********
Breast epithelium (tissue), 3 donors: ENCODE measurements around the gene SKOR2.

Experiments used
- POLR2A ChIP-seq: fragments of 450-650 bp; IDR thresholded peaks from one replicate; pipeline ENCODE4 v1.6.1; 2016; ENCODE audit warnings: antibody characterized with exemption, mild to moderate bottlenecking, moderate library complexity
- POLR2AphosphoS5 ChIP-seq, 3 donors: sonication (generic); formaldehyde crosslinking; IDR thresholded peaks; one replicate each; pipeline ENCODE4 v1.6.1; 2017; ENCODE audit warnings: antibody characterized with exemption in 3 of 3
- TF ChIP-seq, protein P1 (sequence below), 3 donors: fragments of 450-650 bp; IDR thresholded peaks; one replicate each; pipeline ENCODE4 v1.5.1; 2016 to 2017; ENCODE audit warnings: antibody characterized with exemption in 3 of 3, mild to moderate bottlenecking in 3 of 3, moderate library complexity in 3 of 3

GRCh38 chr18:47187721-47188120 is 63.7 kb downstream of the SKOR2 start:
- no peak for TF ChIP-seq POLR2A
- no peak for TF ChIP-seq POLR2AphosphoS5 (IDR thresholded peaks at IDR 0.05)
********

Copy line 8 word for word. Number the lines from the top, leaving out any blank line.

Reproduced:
- no peak for TF ChIP-seq POLR2AphosphoS5 (IDR thresholded peaks at IDR 0.05)